There are many good bits in Michael Wolff’s Fire and Fury: Inside the Trump White House. Most of those bits were swept up by the first round of articles about the best-seller. But here’s a little-known gem. Wolff spoke to some unnamed people who said they saw Donald Trump thinking. They said it happened on Air Force One, soon after a White House event where he told reporters that he was against racists. Flying home to New York, Trump felt haunted by the topic. From Wolff’s book: “Privately, he kept trying to rationalize why someone would be a member of the KKK—that is, they might not actually believe what the KKK believed, and the KKK probably does not believe what it used to believe, and, anyway, who really knows what the KKK believes now? In fact, he said, his own father was accused of being involved with the KKK—not true. (In fact, yes, true.)”
This was in the days after the Charlottesville protests. Trump was unhappy about backtracking from his disastrous comment about the protests there (“hatred, bigotry and violence on many sides—on many sides”). Having backtracked to denounce the bigots, as opposed to simple human cussedness, he dwelt on why he’d been right the first time. That is, he did this if the Wolff book is correct. The claim is sourced to no one in particular, but a Trump monologue on Air Force One does seem the sort of thing that a few people might overhear and mention. With that stipulated, what do we learn? Not that Trump will lie; we knew as much. Nor that he hates talking against white supremacists; we knew that too.
What I get is that he’s soft on the racists, as opposed to being with them. He doesn’t say that KKK members believe the right things; he says there’s no telling what KKK members believe. That way he can see the Charlottesville protests as a lot of milling about, not as a danger sign for America. For us, racists took to the streets and found themselves faced with non-racists, one of whom was killed. For Trump, there was a lot of pushing and shoving, and go figure, who knows what it was about. Of course, only a bigot would be willing to squint that hard. But a committed racist wouldn’t bother.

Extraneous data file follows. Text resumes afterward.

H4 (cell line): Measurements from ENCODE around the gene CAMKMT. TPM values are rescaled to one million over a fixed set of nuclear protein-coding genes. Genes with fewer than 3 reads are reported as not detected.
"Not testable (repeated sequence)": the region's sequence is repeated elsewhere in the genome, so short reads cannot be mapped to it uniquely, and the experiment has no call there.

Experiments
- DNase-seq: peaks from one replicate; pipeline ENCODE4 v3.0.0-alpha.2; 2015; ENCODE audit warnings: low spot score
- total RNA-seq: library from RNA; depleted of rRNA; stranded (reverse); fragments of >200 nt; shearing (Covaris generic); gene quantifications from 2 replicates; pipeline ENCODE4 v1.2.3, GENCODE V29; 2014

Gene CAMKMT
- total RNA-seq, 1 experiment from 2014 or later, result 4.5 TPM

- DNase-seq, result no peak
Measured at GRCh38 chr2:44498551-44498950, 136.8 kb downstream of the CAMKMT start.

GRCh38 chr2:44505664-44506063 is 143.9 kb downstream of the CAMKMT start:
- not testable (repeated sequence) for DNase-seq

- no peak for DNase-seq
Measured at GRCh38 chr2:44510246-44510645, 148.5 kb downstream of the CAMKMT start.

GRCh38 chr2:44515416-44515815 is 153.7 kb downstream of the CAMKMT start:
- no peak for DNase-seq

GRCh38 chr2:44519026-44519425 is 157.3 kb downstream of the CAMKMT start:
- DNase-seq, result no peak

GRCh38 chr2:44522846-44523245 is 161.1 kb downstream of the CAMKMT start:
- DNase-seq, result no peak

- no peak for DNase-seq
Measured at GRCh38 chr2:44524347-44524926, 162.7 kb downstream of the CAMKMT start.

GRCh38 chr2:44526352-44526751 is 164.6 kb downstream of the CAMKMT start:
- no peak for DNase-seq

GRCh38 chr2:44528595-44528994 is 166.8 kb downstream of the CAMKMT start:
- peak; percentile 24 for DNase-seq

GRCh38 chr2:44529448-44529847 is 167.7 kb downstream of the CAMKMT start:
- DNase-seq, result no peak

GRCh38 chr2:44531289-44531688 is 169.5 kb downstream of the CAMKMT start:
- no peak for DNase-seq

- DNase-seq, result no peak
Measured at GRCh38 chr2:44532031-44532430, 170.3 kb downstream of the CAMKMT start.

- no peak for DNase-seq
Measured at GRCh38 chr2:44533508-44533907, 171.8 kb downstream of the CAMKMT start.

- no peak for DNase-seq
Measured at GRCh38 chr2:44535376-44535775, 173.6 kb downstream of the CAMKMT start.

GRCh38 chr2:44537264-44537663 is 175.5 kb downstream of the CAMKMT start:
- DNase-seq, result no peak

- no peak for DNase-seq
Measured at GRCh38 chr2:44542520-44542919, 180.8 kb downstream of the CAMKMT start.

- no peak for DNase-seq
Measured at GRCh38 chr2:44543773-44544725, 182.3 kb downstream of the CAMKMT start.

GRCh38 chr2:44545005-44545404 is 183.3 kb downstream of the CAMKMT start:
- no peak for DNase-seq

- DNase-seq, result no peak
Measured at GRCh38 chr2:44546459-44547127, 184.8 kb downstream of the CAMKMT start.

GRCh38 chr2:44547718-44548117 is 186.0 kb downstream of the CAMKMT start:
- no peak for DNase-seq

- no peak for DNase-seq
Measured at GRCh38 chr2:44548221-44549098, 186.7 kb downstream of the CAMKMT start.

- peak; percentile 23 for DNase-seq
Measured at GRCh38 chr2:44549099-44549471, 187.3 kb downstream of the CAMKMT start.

Trump is a casual bigot who’s a hero to racists. “Casual” does a lot of work in that sentence, and the work is described above. Trump’s thoughts keep themselves from forming up. His feeling is clear: KKK members, they’re all right. But the thoughts to go with that feeling are a soup. Trump has another feeling that’s clear: blacks, bad stuff, with the “shithole comment” coming to mind. But I expect he has few thoughts regarding blacks. Ask him and he’d give you “everyone knows” material, remarks about welfare and being lazy. Left to himself, he would’ve had these concerns mid-ranked on his personal list of the world’s ills. But he wanted to be president and the racists helped get him there. As a result he has to do some talking to himself, and Wolff captured him at it.
Imagine if the “shithole” comment had appeared in Wolff’s book. Sharp people would’ve looked hard at the sourcing. Instead we have U.S. senators reporting by name on what the man said. The surprise is that six months in the White House didn’t put Wolff someplace near a race-baiting Trump quote, a piece of dynamite like “shithole.” Instead we have this moment of spiritual freakishness, the sight of the President trying to ruminate away the moral downside of Klanhood.
My impression, as a white American, is that what Trump does here is an extreme version of what black-fearing Americans tend to do. The emphasis isn’t on hating the blacks, it’s on writing off whatever is done to them. When the police and other pillars of society are involved, black-fearing Americans readily perform this mental maneuver. Trump, as we’ve seen, will do it for the KKK. That makes him extreme, but it’s his own brand of extremism, not the same sort that produces a Klan member. Trump isn’t a fanatic, he’s a slob, and a slob doesn’t get worked up about an idea. He just takes a bad habit and goes to hell.
—Follow C.T. May on Twitter: @CTMay3.